The wind bloweth where it listeth, and thou hearest the sound thereof, but canst not tell whence it cometh, and whither it goeth: so is every one that is born of the Spirit.

   John 3:8


Born of the wind, wisdom speaks in whispers, howls, whistles, roars, bellows, songs. Seemingly random, seemingly chaotic, it trumpets, rumbles, booms and thunders. It happens again, and again, until the message gets through.

A couple walks the headlands. Creatures of the wind. He mutters, whines, wails, shrieks.

“That northwesterly pierces me to the bone,” he says “Bloody witch!”

“Spirit,” says the woman. “The wind is a spirit.”

“Bloody spirit then,” says the man who frowns in a way familiar to her.

The wind drops odd surprises onto a rock. Without the wind the rock would be just a rock.

It is a sort of witch thinks the woman but she doesn’t tell him. He wouldn’t understand. A sorcerer. An invisible sculptor. A woman knows birth. A man knows death.

The wind has no shape, size, smell, taste or sound of its own. But, it does have power. It blasts, stabs, tickles, burns. It is natures inseminator spreading seeds over the land.

“I feel helpless before this wind,” says the man. “I don’t like it.”

The woman looks at him. “You aren’t helpless,” she says. “This wind is alive. Can’t you feel it?”

“Feel what?” he says. “I feel like a weak bird unable to fly swept away by a gale.”

The man finds shelter in a grove of twisted cypress trees surrounded by a clump of coastal scrub.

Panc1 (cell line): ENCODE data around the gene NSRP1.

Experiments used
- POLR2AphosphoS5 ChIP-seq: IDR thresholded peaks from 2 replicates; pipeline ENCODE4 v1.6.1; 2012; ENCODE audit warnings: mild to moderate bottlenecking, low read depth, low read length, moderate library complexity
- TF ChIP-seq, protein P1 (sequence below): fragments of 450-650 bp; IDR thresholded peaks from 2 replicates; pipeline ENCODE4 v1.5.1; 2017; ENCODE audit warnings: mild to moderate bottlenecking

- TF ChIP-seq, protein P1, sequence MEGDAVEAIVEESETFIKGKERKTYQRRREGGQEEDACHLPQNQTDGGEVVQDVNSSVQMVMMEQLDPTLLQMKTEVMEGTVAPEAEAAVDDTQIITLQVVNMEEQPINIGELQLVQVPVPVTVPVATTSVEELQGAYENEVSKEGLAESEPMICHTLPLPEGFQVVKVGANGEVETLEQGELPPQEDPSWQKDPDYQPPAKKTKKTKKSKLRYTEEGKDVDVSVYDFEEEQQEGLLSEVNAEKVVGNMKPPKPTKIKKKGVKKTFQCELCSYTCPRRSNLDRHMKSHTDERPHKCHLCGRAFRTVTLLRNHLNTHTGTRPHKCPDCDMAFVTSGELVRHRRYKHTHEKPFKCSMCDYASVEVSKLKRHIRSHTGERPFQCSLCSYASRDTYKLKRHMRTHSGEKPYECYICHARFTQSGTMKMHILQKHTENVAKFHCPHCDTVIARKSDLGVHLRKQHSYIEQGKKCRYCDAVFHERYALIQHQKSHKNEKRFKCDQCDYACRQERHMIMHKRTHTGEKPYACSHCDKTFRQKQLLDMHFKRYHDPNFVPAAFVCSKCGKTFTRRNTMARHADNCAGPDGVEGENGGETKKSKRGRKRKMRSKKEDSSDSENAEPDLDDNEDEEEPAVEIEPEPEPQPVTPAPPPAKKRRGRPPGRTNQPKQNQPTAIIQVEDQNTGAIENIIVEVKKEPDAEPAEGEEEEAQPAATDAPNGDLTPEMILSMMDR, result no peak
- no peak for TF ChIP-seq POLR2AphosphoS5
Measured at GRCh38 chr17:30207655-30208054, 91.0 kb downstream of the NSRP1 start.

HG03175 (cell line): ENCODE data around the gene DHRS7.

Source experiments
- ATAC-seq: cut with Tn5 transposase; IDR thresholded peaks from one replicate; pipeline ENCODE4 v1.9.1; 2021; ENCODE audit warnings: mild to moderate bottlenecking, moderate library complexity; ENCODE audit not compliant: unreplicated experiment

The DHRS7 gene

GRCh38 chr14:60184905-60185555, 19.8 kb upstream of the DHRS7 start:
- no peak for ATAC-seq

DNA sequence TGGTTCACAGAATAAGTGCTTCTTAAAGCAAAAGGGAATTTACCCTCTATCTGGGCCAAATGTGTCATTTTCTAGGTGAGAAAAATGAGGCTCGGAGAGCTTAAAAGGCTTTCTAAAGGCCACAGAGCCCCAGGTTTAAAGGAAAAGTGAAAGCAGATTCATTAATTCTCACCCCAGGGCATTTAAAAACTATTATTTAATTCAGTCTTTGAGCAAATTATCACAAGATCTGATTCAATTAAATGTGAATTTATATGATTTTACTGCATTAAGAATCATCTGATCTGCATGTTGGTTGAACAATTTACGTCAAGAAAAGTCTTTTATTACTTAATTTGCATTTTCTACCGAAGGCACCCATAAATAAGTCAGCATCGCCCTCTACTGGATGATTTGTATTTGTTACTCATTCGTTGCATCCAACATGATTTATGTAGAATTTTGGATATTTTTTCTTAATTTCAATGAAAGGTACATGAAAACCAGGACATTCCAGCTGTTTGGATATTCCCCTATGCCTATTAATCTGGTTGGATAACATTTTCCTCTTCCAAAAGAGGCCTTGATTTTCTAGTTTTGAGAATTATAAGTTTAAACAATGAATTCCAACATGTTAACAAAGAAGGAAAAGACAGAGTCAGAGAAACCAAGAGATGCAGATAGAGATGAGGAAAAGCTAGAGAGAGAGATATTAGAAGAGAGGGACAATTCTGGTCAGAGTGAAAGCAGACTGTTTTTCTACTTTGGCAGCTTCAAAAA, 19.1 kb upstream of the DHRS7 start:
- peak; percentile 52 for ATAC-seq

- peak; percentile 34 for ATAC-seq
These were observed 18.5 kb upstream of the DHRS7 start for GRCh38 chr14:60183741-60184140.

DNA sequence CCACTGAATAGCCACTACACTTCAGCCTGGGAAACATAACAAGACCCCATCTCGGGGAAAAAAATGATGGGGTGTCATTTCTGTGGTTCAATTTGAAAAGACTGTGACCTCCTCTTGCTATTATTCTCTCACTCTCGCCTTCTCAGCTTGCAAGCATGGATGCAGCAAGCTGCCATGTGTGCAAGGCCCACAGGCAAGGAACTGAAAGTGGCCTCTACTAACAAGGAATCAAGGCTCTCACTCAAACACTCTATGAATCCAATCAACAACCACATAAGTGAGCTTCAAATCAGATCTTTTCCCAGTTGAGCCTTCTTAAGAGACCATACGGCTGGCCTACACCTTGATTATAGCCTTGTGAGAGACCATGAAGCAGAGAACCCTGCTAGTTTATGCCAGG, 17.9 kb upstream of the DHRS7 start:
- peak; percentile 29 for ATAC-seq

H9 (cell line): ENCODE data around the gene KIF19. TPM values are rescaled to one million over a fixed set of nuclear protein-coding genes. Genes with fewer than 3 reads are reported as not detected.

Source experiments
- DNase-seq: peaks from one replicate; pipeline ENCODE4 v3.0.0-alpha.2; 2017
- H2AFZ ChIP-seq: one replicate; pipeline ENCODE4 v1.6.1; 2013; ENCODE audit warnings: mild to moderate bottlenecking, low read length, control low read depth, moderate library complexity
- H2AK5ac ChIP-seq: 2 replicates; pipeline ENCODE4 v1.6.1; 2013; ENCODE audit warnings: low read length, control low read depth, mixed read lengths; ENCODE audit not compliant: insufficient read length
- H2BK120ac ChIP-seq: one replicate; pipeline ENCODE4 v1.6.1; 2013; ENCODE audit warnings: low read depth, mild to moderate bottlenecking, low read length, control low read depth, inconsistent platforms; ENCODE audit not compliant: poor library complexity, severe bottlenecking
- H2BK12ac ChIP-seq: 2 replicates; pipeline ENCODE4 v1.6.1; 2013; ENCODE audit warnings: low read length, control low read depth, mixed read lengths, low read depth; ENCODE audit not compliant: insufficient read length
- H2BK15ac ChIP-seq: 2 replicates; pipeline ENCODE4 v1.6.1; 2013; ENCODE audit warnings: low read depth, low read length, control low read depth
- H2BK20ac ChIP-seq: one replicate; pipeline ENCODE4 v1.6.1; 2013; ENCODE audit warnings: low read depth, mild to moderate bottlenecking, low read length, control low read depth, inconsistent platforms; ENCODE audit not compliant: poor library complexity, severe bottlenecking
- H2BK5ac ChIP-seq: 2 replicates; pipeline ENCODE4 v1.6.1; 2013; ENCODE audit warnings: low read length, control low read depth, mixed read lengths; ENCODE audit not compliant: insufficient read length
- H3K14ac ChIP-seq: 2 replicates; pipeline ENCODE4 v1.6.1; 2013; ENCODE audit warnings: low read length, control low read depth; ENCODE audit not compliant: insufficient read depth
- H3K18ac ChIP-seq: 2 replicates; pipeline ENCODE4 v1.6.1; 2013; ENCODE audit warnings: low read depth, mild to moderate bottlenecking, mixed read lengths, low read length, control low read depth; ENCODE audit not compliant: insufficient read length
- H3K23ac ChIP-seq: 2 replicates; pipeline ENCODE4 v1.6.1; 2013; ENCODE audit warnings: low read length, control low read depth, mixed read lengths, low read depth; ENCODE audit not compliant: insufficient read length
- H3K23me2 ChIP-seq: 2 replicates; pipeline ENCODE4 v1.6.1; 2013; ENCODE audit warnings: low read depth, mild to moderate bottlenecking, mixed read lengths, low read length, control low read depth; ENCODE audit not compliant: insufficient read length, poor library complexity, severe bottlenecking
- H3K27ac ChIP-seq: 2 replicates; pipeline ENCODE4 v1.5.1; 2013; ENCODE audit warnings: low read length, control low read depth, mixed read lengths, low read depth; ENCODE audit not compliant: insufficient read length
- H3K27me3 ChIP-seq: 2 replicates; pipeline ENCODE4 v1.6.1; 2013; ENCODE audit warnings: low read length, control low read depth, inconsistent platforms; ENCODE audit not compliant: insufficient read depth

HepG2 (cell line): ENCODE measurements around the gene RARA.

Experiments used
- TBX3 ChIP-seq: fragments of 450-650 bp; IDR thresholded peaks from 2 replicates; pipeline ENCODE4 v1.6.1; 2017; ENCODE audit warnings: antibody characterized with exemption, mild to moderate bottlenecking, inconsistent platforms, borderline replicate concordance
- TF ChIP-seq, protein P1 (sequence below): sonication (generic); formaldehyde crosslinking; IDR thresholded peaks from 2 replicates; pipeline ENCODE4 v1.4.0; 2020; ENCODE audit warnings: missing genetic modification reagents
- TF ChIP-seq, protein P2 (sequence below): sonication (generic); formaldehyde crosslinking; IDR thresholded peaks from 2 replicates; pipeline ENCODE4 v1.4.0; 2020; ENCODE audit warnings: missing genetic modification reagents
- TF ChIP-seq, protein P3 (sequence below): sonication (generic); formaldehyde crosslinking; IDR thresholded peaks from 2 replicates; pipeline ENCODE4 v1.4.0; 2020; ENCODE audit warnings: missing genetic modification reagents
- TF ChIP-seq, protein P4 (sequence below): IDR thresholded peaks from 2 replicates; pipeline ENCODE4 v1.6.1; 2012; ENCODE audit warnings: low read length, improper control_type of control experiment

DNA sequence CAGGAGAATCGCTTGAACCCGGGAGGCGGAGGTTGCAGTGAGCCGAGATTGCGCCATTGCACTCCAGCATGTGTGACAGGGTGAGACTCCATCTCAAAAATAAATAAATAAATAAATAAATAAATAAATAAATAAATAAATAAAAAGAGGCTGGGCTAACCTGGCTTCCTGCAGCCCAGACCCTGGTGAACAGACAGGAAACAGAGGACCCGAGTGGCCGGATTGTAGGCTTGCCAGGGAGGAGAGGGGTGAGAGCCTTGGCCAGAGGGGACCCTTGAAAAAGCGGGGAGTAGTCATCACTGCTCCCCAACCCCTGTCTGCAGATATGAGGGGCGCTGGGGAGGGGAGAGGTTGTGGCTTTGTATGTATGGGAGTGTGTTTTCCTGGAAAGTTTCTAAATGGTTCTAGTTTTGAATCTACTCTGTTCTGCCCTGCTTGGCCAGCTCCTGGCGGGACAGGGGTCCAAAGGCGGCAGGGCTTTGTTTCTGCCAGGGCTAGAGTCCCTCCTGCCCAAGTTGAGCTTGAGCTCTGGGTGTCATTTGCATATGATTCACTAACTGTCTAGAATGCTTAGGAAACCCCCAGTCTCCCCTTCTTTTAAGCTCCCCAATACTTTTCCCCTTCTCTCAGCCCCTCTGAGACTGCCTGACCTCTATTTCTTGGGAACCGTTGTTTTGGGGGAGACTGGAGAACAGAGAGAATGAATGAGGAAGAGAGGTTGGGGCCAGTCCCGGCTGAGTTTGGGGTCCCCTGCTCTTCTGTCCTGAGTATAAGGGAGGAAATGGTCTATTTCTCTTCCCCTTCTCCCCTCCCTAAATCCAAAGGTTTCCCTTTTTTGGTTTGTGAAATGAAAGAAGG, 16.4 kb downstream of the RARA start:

“Don’t you feel a part of something very big and very strange,” says the woman as she snuggles up beside him.

“What bullshit,” he says a bit annoyed.

“Some hidden force surrounds us,” says the woman. “It’s powerful. It bends trees, throws the ocean into confusion, whips up waves of white froth, congeals into voluminous clouds. The wind communicates with us, directly.”

Her eyes are wild. He’s seen her like this when she goes off on one of her mind games.

“Yea,” the man says. “The evil fucking wind points its middle finger right at me like I’m a toy in its path. We’d blow into those mad crashing waves if we weren’t here secure among these trees.”

“You’re so dramatic,” she laughs. “Your right, the wind can overwhelm. It touches us and changes us. It’s an enemy but also a friend.”

A seagull squawks loudly as it struggles along in front of them. They stop shivering after a few minutes sheltered by the trees.

“How is the wind our friend?” he asks.

“The wind reminds us that we are connected to nature, and that we are not stone statues, that life flows and that we flow with it. Maybe we don’t have total control but we have some control.”

“Well, I guess the wind keeps the fog away.” He turns toward her, puts his hand on her shoulder and pushes her down gently onto her back.

“Here?” she says. “Now?”

“Why not,” he says. “The wind is our friend, right? No one will come by here to interrupt our party.”

Gusts. Limbs sway. Leaves blow. Suddenly it’s warm. Things change quickly as the wind blows. The wind clears the way for the inconceivable. She is one with nature. He is one with her, with himself. Divinity at the crossroads of the universe.